>CFM measures the chemical interactions between functionalized tips and sample to determine the chemical nature of surfaces and facilitate studies of chemical bonding enthalpy and surface energy. Tips are typically gold-coated and functionalized with R-SH thiols, R being the functional groups of interest such as -CH, -COOH, -NH, and -OH.

        Link:
        http://www.parkafm.com/index.php/park-spm-modes/chemical-properties/224-chemical-force-microscopy-cfm-with-functionalized-tip

        .com/article/10.1007/s00216-008-2092-y

  5. Kelly Kearse
    March 5, 2015 at 12:11 pm

    ” Choose me a skeptic. Which bit of information has David Mo not considered, or Colin Berry, or Charles Freeman? Two wonderful things about the skeptics on this site anyway: firstly they consider all the evidence, in depth, using primary sources, and do not hide behind airy mentions of ‘experts’ who happen to agree with them, and secondly, they do not make baseless generalisations of disparagement regarding their opponents. Gentlemen to the core, that’s us!”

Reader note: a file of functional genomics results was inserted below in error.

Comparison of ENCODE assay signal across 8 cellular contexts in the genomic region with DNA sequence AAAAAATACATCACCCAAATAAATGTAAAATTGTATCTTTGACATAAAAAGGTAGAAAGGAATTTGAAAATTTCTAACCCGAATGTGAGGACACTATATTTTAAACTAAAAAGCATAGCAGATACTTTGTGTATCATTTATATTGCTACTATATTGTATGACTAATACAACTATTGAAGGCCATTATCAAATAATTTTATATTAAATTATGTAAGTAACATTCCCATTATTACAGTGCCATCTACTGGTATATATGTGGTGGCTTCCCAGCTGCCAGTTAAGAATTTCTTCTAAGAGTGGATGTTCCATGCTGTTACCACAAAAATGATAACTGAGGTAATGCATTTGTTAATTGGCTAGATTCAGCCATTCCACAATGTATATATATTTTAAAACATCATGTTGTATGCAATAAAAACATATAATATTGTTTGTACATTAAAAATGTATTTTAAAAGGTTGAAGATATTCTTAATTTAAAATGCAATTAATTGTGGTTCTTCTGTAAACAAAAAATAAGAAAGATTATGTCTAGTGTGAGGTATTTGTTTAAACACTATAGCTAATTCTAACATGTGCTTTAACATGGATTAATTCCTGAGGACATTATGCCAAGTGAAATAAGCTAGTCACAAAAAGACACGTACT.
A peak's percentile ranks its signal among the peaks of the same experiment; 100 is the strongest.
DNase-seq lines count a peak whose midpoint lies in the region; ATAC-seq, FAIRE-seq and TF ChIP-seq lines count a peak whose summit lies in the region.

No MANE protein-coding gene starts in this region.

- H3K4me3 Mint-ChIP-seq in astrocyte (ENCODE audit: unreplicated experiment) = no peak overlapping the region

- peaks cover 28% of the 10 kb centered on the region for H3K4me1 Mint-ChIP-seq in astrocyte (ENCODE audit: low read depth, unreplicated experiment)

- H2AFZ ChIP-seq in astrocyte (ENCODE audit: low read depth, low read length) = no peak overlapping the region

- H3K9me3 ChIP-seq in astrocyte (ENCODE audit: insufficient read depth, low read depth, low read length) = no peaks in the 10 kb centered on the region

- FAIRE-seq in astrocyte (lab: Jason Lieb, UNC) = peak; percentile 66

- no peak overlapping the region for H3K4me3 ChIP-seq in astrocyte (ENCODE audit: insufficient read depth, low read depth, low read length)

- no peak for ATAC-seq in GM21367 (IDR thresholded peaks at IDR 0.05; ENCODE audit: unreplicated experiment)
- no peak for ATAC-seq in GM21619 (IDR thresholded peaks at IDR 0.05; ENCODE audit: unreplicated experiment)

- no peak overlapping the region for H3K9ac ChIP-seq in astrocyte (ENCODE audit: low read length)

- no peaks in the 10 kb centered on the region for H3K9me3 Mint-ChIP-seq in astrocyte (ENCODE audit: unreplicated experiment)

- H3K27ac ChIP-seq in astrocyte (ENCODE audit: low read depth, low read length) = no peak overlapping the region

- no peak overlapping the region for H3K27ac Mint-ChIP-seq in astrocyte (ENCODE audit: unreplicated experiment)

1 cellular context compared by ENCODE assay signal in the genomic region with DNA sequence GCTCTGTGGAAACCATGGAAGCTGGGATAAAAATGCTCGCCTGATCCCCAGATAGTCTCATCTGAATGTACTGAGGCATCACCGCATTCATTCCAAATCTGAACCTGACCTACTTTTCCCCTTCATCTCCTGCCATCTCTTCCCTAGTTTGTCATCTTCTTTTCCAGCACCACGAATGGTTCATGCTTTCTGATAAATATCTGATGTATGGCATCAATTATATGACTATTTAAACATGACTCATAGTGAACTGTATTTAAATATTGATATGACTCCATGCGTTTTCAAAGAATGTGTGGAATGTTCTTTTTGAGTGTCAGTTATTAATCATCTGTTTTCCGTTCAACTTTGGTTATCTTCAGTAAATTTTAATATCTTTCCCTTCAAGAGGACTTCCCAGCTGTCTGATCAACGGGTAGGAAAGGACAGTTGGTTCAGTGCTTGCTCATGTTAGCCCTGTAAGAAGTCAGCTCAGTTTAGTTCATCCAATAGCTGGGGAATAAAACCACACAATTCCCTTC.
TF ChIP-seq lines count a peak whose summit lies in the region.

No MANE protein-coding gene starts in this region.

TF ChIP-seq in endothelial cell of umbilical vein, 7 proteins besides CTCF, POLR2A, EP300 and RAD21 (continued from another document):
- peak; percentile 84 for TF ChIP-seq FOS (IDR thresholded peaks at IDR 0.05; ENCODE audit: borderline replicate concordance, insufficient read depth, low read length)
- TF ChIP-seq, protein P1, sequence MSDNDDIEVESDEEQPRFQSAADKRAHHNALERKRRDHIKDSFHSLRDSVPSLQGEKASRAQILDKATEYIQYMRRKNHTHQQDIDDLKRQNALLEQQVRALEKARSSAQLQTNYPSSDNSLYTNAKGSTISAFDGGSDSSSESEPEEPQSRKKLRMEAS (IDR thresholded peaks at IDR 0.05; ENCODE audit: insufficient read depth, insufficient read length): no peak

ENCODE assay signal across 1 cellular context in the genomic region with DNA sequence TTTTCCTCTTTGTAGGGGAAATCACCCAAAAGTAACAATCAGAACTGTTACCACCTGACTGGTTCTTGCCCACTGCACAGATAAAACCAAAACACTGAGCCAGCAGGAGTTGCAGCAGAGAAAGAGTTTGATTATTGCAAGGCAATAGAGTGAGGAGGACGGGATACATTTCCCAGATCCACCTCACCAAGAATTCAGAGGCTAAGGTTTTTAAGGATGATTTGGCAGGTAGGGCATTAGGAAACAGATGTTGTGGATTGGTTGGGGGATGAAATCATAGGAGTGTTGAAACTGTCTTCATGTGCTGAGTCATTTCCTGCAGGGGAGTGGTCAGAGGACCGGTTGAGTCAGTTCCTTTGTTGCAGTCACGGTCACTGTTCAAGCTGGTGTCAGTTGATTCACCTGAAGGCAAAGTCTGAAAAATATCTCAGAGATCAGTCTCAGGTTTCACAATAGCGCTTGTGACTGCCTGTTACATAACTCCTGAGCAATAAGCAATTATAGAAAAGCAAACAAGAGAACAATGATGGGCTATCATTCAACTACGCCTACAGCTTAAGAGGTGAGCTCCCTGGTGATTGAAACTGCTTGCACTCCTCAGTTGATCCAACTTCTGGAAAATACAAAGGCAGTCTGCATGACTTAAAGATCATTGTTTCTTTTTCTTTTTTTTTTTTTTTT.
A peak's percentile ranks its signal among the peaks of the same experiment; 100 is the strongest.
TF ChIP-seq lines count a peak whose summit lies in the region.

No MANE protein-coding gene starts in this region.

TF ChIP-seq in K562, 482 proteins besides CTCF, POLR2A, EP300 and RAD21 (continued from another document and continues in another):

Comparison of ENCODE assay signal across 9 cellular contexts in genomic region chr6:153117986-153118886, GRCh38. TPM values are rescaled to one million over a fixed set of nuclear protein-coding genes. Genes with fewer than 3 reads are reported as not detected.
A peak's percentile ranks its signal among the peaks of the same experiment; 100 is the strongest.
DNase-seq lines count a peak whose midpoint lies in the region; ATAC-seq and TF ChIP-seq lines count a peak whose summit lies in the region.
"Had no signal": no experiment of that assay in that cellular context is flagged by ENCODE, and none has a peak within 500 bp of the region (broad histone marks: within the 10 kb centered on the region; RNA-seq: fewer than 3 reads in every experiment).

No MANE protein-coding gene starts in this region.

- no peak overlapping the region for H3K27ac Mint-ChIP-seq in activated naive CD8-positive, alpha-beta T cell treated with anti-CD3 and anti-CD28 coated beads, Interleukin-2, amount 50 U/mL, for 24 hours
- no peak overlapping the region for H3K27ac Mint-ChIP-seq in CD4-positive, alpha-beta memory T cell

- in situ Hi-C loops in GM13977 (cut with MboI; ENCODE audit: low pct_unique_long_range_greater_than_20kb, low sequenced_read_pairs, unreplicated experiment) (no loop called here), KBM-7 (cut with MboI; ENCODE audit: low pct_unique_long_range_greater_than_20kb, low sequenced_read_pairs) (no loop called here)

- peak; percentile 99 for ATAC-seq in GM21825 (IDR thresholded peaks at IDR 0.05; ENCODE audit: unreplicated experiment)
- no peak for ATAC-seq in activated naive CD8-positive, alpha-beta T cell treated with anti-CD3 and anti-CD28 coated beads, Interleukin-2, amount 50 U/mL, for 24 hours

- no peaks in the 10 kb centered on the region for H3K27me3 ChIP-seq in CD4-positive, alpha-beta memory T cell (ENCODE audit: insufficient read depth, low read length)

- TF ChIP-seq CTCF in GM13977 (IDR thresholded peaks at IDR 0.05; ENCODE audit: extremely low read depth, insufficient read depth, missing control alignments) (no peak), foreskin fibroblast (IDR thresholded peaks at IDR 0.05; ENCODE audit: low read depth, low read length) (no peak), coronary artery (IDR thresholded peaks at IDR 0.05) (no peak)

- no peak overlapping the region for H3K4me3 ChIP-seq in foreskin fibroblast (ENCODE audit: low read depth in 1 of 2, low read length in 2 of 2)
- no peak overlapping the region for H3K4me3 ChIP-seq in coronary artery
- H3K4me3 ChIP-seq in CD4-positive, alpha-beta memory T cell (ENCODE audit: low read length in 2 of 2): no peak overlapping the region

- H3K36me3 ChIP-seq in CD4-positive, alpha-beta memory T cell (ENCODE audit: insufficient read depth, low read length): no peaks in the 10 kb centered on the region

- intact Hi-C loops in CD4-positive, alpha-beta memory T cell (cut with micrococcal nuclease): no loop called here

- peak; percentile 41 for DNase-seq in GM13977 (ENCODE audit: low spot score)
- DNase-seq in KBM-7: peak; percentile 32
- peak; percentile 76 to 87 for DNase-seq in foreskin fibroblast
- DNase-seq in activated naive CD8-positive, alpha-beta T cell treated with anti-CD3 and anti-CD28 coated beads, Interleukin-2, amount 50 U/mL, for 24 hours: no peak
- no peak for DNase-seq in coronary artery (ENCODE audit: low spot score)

Here’s one example: In Charles Freeman’s most recent article, the initial (negative) findings regarding the blood in 1973 are selectively mentioned. Don’t hear about STURP’s conclusions or Baima Bollone’s findings. What’s so wonderful about that? In depth? All the evidence? Give me a break.

    Here’s a generalization: the Shroud crowd on both sides of pro- or no-authenticity has its share of “experts” and the “Mega-expert”, one who knows about all disciplines, especially science, to comment “in depth”, on essentially all things. Take away the Google trigger finger and much of that expertise would be reduced, I suspect.

  6. Hugh Farey
    March 5, 2015 at 12:56 pm

    Um… touché!

  7. March 5, 2015 at 1:02 pm